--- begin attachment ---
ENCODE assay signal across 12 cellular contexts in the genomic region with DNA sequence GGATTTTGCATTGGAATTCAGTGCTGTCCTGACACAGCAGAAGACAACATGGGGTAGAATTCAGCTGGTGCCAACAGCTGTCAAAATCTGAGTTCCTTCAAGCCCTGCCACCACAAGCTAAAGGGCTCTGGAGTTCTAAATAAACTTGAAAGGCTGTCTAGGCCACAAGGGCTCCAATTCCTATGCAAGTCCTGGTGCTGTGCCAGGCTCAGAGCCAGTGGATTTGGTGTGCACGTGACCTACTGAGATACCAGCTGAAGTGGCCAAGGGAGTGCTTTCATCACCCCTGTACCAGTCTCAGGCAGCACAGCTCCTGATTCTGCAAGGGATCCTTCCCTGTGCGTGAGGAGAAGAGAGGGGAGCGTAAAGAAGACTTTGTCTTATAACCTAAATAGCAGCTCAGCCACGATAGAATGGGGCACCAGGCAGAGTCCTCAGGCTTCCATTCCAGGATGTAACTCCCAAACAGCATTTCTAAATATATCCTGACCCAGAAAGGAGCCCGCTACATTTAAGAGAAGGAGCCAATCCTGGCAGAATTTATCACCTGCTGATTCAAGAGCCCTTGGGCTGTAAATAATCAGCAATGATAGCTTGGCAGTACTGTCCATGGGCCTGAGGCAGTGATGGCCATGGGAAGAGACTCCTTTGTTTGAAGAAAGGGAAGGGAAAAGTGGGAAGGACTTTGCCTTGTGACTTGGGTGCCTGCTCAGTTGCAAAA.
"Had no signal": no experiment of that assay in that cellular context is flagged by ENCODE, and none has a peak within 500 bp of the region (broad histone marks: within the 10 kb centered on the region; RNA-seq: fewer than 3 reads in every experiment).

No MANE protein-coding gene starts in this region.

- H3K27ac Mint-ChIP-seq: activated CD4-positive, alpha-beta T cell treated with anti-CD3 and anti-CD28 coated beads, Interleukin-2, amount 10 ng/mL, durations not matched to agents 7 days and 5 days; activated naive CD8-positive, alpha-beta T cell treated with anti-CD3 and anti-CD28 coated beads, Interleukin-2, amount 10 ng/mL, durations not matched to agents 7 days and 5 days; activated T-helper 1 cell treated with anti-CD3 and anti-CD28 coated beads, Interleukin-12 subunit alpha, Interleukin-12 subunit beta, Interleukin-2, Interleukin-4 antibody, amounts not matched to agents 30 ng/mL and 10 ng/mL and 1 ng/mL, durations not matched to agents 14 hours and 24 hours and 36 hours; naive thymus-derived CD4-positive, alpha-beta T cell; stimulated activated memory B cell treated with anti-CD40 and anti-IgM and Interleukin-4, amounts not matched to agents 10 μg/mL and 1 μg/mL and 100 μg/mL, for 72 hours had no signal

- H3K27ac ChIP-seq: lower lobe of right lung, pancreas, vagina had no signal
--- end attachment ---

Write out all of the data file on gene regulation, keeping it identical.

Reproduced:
ENCODE assay signal across 12 cellular contexts in the genomic region with DNA sequence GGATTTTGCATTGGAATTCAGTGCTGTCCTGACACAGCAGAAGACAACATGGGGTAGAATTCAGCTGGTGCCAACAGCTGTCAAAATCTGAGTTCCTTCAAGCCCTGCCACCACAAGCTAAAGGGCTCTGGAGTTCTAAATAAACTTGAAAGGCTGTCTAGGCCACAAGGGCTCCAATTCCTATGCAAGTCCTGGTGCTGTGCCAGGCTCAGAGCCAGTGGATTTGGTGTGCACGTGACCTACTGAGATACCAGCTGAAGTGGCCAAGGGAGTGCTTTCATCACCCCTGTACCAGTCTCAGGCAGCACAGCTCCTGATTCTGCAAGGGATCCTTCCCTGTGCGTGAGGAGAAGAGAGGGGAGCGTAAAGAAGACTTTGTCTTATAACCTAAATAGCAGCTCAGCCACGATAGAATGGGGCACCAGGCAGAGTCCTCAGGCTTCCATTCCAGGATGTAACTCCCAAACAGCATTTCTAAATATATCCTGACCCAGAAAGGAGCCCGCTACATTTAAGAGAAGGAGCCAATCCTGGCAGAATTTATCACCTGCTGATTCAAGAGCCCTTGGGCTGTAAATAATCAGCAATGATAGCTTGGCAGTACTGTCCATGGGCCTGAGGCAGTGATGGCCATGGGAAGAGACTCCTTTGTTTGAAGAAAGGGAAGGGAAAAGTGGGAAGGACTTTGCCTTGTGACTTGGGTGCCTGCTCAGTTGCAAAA.
"Had no signal": no experiment of that assay in that cellular context is flagged by ENCODE, and none has a peak within 500 bp of the region (broad histone marks: within the 10 kb centered on the region; RNA-seq: fewer than 3 reads in every experiment).

No MANE protein-coding gene starts in this region.

- H3K27ac Mint-ChIP-seq: activated CD4-positive, alpha-beta T cell treated with anti-CD3 and anti-CD28 coated beads, Interleukin-2, amount 10 ng/mL, durations not matched to agents 7 days and 5 days; activated naive CD8-positive, alpha-beta T cell treated with anti-CD3 and anti-CD28 coated beads, Interleukin-2, amount 10 ng/mL, durations not matched to agents 7 days and 5 days; activated T-helper 1 cell treated with anti-CD3 and anti-CD28 coated beads, Interleukin-12 subunit alpha, Interleukin-12 subunit beta, Interleukin-2, Interleukin-4 antibody, amounts not matched to agents 30 ng/mL and 10 ng/mL and 1 ng/mL, durations not matched to agents 14 hours and 24 hours and 36 hours; naive thymus-derived CD4-positive, alpha-beta T cell; stimulated activated memory B cell treated with anti-CD40 and anti-IgM and Interleukin-4, amounts not matched to agents 10 μg/mL and 1 μg/mL and 100 μg/mL, for 72 hours had no signal

- H3K27ac ChIP-seq: lower lobe of right lung, pancreas, vagina had no signal